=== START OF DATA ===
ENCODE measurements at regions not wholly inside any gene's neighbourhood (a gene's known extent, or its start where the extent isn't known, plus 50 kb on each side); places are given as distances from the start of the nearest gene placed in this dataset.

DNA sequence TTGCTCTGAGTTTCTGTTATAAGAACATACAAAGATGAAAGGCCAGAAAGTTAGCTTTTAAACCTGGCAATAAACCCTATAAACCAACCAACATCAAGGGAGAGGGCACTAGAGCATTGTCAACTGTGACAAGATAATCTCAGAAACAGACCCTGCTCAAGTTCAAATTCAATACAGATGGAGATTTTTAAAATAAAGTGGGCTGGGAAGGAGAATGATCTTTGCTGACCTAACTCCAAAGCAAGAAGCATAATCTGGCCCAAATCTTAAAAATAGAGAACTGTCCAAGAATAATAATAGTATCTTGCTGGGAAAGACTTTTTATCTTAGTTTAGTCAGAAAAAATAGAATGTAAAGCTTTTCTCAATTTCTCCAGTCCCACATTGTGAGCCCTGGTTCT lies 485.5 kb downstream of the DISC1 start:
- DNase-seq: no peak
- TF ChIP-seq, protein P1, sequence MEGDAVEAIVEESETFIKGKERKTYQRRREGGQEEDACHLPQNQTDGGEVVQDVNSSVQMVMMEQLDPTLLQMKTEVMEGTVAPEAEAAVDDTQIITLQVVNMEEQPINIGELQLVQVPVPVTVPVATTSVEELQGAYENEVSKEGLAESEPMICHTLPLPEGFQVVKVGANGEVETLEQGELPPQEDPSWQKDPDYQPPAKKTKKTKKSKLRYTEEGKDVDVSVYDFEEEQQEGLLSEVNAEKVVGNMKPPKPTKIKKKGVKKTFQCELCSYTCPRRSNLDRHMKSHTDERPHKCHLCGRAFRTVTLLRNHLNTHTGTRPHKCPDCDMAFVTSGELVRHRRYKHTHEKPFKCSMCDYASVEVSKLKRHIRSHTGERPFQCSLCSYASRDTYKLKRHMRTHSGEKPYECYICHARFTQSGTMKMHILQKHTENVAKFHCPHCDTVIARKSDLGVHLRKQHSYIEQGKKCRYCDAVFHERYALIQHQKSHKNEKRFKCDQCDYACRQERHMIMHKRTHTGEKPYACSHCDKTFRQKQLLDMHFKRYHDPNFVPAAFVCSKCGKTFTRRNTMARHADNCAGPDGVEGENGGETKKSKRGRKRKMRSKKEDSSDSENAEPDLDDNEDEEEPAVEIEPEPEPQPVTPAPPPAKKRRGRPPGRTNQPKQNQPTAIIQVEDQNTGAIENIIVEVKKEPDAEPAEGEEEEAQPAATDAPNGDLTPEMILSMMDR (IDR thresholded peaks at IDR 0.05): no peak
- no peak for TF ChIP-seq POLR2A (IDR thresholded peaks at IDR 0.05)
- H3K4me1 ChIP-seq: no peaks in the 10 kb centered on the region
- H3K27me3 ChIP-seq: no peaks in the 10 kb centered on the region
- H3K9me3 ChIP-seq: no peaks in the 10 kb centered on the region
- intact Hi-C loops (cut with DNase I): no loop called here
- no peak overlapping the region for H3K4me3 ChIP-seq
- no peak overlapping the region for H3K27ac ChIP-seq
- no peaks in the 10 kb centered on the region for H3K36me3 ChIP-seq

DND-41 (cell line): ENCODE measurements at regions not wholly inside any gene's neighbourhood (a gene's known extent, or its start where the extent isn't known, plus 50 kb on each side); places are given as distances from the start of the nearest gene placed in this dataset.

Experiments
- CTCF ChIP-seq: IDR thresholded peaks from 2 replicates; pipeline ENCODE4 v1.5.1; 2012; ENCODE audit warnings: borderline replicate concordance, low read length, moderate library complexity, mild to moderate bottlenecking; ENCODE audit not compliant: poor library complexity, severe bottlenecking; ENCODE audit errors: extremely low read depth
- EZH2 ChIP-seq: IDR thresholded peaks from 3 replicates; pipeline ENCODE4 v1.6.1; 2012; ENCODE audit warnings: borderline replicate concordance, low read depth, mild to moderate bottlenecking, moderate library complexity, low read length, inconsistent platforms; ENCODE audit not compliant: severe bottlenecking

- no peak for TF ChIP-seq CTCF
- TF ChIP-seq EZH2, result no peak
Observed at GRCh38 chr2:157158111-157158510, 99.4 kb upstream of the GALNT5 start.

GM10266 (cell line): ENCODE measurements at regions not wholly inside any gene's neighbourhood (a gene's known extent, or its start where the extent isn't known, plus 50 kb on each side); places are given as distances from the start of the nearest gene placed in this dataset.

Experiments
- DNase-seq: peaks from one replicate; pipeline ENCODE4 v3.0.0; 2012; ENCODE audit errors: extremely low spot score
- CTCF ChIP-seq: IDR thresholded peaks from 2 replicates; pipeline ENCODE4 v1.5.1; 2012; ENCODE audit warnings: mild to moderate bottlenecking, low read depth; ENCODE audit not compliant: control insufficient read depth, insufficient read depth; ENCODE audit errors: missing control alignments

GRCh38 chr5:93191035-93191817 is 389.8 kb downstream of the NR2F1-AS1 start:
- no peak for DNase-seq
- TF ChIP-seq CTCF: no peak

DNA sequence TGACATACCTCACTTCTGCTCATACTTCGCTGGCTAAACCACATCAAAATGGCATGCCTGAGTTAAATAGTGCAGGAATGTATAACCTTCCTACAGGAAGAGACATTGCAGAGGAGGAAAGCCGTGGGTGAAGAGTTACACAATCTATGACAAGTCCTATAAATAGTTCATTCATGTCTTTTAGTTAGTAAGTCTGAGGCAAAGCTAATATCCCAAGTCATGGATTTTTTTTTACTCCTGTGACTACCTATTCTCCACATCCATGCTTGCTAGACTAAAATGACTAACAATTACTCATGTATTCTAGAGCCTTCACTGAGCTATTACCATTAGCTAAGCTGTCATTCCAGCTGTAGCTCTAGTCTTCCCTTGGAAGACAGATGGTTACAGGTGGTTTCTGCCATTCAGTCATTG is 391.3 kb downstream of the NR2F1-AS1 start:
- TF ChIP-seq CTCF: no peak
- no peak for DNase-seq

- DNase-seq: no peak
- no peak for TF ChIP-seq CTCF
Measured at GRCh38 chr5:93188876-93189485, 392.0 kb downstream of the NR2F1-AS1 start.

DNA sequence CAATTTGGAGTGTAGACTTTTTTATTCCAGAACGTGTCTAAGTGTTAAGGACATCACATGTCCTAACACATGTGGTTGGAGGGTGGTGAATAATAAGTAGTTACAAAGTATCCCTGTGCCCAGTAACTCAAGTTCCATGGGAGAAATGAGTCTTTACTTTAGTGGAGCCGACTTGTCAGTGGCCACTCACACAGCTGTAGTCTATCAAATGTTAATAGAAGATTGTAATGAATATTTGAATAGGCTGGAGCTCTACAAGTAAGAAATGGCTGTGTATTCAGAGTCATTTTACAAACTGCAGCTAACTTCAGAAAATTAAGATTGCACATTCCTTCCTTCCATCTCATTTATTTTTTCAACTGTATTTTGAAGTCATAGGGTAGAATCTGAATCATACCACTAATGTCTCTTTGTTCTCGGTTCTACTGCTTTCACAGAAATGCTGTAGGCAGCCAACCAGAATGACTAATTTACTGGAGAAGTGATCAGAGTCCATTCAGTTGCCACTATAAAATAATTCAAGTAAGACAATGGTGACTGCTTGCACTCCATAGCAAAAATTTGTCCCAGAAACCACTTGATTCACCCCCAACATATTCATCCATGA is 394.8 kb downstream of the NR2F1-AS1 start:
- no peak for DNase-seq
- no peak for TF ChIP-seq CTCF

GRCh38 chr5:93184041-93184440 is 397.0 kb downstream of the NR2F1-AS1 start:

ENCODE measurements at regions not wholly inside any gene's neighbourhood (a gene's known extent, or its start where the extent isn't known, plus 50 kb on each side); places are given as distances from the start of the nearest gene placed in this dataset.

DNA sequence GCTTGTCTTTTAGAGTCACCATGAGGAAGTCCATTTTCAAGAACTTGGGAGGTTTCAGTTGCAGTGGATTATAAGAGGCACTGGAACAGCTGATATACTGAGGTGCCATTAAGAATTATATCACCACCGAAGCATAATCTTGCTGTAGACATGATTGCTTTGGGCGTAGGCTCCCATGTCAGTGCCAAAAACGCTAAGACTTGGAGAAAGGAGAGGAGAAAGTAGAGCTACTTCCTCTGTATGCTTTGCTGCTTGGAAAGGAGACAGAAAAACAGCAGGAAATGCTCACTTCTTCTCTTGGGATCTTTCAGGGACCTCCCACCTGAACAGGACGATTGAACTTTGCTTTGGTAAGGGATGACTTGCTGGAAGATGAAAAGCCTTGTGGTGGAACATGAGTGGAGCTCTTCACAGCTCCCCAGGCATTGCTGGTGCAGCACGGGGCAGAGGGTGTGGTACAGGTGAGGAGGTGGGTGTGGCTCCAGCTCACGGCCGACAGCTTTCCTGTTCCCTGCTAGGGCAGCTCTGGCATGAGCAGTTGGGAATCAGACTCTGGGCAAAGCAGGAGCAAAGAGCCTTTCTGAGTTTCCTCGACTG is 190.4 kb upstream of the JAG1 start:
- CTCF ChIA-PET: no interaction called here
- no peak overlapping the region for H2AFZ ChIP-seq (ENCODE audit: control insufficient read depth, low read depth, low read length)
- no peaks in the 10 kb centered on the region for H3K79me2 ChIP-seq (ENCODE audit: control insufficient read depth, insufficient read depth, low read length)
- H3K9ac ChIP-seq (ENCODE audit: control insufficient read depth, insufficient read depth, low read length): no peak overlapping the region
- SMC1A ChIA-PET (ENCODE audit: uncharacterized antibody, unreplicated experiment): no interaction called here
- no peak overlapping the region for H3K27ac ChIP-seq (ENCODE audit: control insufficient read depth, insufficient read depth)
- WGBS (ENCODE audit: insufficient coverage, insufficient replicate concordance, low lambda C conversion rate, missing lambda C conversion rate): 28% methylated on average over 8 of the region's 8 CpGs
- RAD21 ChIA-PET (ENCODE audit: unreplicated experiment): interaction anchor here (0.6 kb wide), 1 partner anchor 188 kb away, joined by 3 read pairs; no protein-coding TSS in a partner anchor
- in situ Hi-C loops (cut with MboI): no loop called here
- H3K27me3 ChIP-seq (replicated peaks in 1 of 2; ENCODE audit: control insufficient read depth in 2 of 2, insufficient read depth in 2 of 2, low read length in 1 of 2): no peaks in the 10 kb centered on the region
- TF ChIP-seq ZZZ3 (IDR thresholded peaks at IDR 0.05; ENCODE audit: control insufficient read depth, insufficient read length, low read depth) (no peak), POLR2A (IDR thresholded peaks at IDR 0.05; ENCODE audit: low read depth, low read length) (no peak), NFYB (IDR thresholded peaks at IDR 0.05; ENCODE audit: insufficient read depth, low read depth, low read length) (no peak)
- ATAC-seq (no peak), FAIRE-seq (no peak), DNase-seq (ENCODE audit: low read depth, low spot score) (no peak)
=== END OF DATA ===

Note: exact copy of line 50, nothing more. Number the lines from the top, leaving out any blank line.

- ATAC-seq (no peak), FAIRE-seq (no peak), DNase-seq (ENCODE audit: low read depth, low spot score) (no peak)